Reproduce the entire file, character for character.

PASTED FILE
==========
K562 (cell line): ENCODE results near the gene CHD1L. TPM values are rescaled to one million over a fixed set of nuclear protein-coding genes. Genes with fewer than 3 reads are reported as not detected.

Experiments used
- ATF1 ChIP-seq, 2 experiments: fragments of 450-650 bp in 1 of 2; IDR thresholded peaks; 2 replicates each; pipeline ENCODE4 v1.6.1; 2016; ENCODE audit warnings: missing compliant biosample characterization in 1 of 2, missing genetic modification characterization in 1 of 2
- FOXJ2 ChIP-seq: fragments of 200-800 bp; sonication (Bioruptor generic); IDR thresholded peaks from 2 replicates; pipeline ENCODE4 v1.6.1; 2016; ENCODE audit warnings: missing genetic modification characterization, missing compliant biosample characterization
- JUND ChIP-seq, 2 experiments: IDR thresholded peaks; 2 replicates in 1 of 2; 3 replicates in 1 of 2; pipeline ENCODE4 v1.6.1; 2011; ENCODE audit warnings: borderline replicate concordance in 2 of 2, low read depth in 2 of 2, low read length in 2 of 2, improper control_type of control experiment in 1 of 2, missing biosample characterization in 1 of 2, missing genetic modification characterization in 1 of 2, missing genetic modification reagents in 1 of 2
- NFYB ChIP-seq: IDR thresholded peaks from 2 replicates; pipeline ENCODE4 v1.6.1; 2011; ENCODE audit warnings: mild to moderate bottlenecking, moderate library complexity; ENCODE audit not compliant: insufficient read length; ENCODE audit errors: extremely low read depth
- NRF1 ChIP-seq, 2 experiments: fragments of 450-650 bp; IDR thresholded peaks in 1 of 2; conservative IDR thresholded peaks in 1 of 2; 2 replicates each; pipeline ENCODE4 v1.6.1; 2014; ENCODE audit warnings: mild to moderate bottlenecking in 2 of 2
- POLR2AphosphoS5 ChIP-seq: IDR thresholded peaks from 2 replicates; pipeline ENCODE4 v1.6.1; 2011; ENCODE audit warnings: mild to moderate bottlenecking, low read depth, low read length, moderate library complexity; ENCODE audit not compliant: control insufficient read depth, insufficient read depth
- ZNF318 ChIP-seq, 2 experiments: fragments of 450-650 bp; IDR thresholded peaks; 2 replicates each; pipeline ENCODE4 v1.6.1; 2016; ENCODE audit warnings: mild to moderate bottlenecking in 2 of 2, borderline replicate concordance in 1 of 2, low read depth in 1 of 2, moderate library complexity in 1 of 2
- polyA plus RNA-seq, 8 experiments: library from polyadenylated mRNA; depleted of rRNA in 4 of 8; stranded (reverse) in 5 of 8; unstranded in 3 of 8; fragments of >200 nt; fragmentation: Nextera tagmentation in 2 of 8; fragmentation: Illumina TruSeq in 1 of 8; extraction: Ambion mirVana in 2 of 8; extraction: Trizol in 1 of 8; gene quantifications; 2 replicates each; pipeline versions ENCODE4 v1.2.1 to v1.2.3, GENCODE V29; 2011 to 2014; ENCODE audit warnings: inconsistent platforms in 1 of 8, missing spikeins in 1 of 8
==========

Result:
K562 (cell line): ENCODE results near the gene CHD1L. TPM values are rescaled to one million over a fixed set of nuclear protein-coding genes. Genes with fewer than 3 reads are reported as not detected.

Experiments used
- ATF1 ChIP-seq, 2 experiments: fragments of 450-650 bp in 1 of 2; IDR thresholded peaks; 2 replicates each; pipeline ENCODE4 v1.6.1; 2016; ENCODE audit warnings: missing compliant biosample characterization in 1 of 2, missing genetic modification characterization in 1 of 2
- FOXJ2 ChIP-seq: fragments of 200-800 bp; sonication (Bioruptor generic); IDR thresholded peaks from 2 replicates; pipeline ENCODE4 v1.6.1; 2016; ENCODE audit warnings: missing genetic modification characterization, missing compliant biosample characterization
- JUND ChIP-seq, 2 experiments: IDR thresholded peaks; 2 replicates in 1 of 2; 3 replicates in 1 of 2; pipeline ENCODE4 v1.6.1; 2011; ENCODE audit warnings: borderline replicate concordance in 2 of 2, low read depth in 2 of 2, low read length in 2 of 2, improper control_type of control experiment in 1 of 2, missing biosample characterization in 1 of 2, missing genetic modification characterization in 1 of 2, missing genetic modification reagents in 1 of 2
- NFYB ChIP-seq: IDR thresholded peaks from 2 replicates; pipeline ENCODE4 v1.6.1; 2011; ENCODE audit warnings: mild to moderate bottlenecking, moderate library complexity; ENCODE audit not compliant: insufficient read length; ENCODE audit errors: extremely low read depth
- NRF1 ChIP-seq, 2 experiments: fragments of 450-650 bp; IDR thresholded peaks in 1 of 2; conservative IDR thresholded peaks in 1 of 2; 2 replicates each; pipeline ENCODE4 v1.6.1; 2014; ENCODE audit warnings: mild to moderate bottlenecking in 2 of 2
- POLR2AphosphoS5 ChIP-seq: IDR thresholded peaks from 2 replicates; pipeline ENCODE4 v1.6.1; 2011; ENCODE audit warnings: mild to moderate bottlenecking, low read depth, low read length, moderate library complexity; ENCODE audit not compliant: control insufficient read depth, insufficient read depth
- ZNF318 ChIP-seq, 2 experiments: fragments of 450-650 bp; IDR thresholded peaks; 2 replicates each; pipeline ENCODE4 v1.6.1; 2016; ENCODE audit warnings: mild to moderate bottlenecking in 2 of 2, borderline replicate concordance in 1 of 2, low read depth in 1 of 2, moderate library complexity in 1 of 2
- polyA plus RNA-seq, 8 experiments: library from polyadenylated mRNA; depleted of rRNA in 4 of 8; stranded (reverse) in 5 of 8; unstranded in 3 of 8; fragments of >200 nt; fragmentation: Nextera tagmentation in 2 of 8; fragmentation: Illumina TruSeq in 1 of 8; extraction: Ambion mirVana in 2 of 8; extraction: Trizol in 1 of 8; gene quantifications; 2 replicates each; pipeline versions ENCODE4 v1.2.1 to v1.2.3, GENCODE V29; 2011 to 2014; ENCODE audit warnings: inconsistent platforms in 1 of 8, missing spikeins in 1 of 8